TCG's Global Reach


TCG was founded in 1961 to provide connectivity and peer-to-peer learning opportunities for a handful of fledging theatres across the U.S. Now, as TCG approaches its 55th Anniversary, those connections are increasingly global. In 1999, the U.S. Center for the International Theatre Institute (ITI-U.S.) merged with TCG; and in 2016, TCG shared leadership of ITI-U.S. with the Laboratory for Global Performance and Politics (the Lab) as part of the Global Theater Initiative.

Today, TCG’s international activities strengthen, nurture, and promote global citizenship and international collaboration through:

Co-leadership of the Global Theater Initiative:
• connecting practitioners with resources, knowledge, and partnerships to strengthen their work;
• promoting cultural collaboration as essential for international peace and mutual understandings; and
• innovating new strategies to maximize the global theatre field’s opportunities and impact.

Creating cross border learning opportunities by:
• providing travel grants like Global Connections for artists to form international relationships; and
• encouraging international attendance at the TCG National Conference.

Representing the diversity of U.S. artistry and the global artistic community by:
• serving as co-leaders ofU.S. Center of ITI;
• connecting theatre professionals internationally; and
• publishing extensive coverage of international work in American Theatre.

Advocating for cultural exchange and artists’ rights worldwide by:
• issuing peer consultation letters for international visa petitions;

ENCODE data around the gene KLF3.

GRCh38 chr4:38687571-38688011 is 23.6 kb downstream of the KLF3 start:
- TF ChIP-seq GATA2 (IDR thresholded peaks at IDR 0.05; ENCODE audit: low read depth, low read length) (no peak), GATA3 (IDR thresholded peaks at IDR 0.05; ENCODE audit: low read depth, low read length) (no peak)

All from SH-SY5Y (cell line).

• partnering with cultural organizations and government agencies;
• playing an active role within the Performing Arts Alliance and providing TCG members with tools to be advocates for their work.

Examples of TCG’s global reach in support of the field include:

In 1990, Peter Zeisler, former executive director of TCG, brought together Anne Bogart and Tadashi Suzuki which led to the creation of the SITI Company, actor training and rich cultural exchange between Japanese and U.S.-based artists;

As a co-founder of the Performing Arts Alliance, TCG plays a vital role in advocating for policies to improve the visa process for international guest artists including the creation of the Arts Require Timely Service Act (HR 1312) which has won strong bipartisan support and was re-introduced in 2009 by Senators John Kerry (D-MA) and Orrin Hatch (R-UT);

In 2007, TCG produced Global Tapas—a presentation of new international works in translation at the TCG National Conference in Minneapolis. Mexican playwright, Javier Malpica’s Our Dad Is In Atlantis received considerable attention and has been published in American Theatre magazine and produced by several TCG member theatres;

TCG/ITI-US has hosted several convenings and conversations with the field regarding international exchange including the ACTivate Change: Bridging Cultural Exchange and Creativity Pre-Conference (June 2009) and the 2016 Finding Home: Migration, Exile, and Belonging Pre-Conference in Washington DC. This historic gathering united 115 international artists, representatives from theatres, government agencies, labor unions and cultural ministries;

In January, 2010, TCG/ITI-US organized a delegation of U.S. theatre practitioners to represent the United States for the first time at the Fujairah International Monodrama Festival. The delegation contributed through performance, dialogue and the signing of a cultural and artistic cooperation agreement with the Fujairah Culture and Media Authority and ITI-Fujairah as one more step in ratifying the importance of cultural diplomacy.

From 2011 until now, TCG brought multiple delegations of theatre-makers to festivals in Cuba, Sudan, China, Chile, Fujairah, and more.

In 2016, TCG launched the Global Theater Initiative with the Lab.

 

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